For a long while now it has been known that IPv4 will run out of available publicly assignable IP addresses. IPv4 address are 32 bits wide and quite simply can’t cope with the demand of the modern world – despite NAT’ing. IPv6 looks to resolve this by have not only more digits, but also using hexadecimal.
For example, an IPv4 address looks like this
192 . 168 . 0 . 1
4 parts each running from 0 – 255.
Now lets look at Facebook IPv6 record:
2a03 : 2880 : 2110 : df07 : face : b00c : 0 : 1
Now that’s 8 blocks, each one being 4 hexadecimals – so that’s 0 – 9 then a – f (so 16), so that’s 16 x 16 x 16 x 16 – so 65,536 in a block vs IPv4 255, and there are 8 blocks… that’s 128 bits, starting to see how massive the IPv6 range is?
Because of the massive IP range, you in effect get to bypass the IPv4 tax – in fact Mythic-Beasts has already started offering IPv6 only servers without the IPv4 tax. That’s not the only thing, NAT becomes obsolete which means gaming on the XBOX One becomes faster as you don’t have to setup port forwarding and put extra load on your router – also new Microsoft devices (Windows PCs and XBOX One) have a preference for IPv6 over IPv4, this could be because IPv6 has cleaner routing? IPv6 has been designed for the future, security has been account for and isn’t just tacked on.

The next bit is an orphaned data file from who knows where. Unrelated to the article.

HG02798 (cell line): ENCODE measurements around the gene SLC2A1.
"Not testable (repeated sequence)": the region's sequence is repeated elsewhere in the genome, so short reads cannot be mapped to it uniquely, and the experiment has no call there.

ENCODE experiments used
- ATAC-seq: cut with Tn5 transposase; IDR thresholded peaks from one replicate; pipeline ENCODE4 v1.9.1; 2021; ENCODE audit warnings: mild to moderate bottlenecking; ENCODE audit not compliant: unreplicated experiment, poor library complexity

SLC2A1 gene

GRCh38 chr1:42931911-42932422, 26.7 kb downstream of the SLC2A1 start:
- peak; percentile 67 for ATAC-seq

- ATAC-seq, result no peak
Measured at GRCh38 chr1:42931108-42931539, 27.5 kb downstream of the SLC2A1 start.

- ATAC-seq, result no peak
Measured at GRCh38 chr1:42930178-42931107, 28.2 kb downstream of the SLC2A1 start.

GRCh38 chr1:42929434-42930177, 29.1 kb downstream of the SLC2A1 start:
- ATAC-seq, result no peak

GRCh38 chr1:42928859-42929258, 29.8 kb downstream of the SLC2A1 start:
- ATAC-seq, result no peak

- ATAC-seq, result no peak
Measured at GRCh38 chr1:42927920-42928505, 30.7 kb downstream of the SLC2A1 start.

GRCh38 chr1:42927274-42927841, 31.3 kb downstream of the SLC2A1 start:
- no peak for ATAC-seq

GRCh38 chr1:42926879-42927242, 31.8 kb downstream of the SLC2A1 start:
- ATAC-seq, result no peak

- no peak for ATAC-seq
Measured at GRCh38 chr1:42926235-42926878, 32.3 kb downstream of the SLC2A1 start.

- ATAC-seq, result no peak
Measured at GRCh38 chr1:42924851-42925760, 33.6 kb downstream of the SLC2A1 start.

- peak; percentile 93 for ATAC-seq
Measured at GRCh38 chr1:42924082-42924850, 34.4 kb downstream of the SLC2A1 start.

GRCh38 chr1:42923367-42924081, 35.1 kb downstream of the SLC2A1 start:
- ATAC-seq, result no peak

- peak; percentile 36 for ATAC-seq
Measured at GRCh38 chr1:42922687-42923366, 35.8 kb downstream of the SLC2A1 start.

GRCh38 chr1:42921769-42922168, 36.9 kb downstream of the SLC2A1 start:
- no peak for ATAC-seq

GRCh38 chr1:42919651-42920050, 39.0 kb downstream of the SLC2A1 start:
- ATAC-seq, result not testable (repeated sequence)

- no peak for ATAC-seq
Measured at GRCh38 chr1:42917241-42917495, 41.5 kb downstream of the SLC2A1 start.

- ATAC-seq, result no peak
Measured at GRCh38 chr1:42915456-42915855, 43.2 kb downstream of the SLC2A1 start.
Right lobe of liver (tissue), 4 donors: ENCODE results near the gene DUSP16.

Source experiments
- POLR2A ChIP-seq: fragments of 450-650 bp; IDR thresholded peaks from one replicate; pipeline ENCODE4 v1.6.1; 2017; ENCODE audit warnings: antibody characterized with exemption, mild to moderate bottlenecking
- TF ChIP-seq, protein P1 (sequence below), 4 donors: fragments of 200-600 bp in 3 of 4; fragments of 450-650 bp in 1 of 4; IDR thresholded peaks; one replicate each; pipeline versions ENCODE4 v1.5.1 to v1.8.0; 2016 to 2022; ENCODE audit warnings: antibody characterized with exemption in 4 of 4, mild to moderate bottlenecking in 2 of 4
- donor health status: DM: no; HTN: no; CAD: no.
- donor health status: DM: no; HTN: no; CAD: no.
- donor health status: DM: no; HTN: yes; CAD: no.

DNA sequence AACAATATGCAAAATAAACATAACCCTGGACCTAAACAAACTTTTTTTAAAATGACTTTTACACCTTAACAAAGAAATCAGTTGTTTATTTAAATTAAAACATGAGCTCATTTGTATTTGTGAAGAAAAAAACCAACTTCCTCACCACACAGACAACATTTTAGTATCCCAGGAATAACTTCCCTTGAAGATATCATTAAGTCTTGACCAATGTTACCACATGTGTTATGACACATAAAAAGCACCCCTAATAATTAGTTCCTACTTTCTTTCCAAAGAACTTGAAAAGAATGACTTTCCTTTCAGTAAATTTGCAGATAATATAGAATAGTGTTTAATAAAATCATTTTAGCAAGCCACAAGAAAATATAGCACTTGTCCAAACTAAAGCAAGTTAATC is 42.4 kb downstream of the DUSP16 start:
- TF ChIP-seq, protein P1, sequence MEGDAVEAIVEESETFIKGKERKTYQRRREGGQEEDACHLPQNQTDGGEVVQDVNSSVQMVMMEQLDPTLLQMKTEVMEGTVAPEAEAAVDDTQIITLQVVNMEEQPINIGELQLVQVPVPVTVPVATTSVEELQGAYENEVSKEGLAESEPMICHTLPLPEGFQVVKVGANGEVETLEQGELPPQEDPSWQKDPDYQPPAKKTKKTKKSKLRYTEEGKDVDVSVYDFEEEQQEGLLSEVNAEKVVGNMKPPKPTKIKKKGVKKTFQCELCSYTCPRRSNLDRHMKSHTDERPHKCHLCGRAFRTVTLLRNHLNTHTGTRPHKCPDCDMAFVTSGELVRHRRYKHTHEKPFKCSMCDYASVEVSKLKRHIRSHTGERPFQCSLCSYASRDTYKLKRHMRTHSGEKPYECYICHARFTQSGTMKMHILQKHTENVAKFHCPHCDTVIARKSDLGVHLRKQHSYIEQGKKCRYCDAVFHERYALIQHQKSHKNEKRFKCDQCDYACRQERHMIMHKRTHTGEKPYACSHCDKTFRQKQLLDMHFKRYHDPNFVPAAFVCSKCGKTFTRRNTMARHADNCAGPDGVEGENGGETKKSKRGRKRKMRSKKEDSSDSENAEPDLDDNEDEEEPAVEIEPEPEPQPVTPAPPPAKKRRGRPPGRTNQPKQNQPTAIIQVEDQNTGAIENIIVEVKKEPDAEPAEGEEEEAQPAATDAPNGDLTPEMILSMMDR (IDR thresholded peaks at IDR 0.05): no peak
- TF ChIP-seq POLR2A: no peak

When is IPv6 coming out? Well, it’s actually out, and it’s been out for a long while. RIPE, who are responsible for issuing IP addresses (both IPv4 and IPv6) in Europe has been doing it since 1999 and World IPv6 Day was back in 2011.
So, are you IPv6 ready?
You can check if your ISP has setup IPv6 so you can access those IPv6 servers from your computer by going to: http://test-ipv6.com/
And you can check if your website is IPv6 ready by going to: https://www.mythic-beasts.com/ipv6/health-check
I’m guessing the answer is no.
Thankfully, you’re not alone, but it’s something to think about, especially as all the major ISP in the UK are gearing up – http://blog.mythic-beasts.com/2014/10/22/ipv6-support-in-the-uk/ and http://www.ipv6.org.uk/2014/11/20/ipv6-council-meeting-oct2014/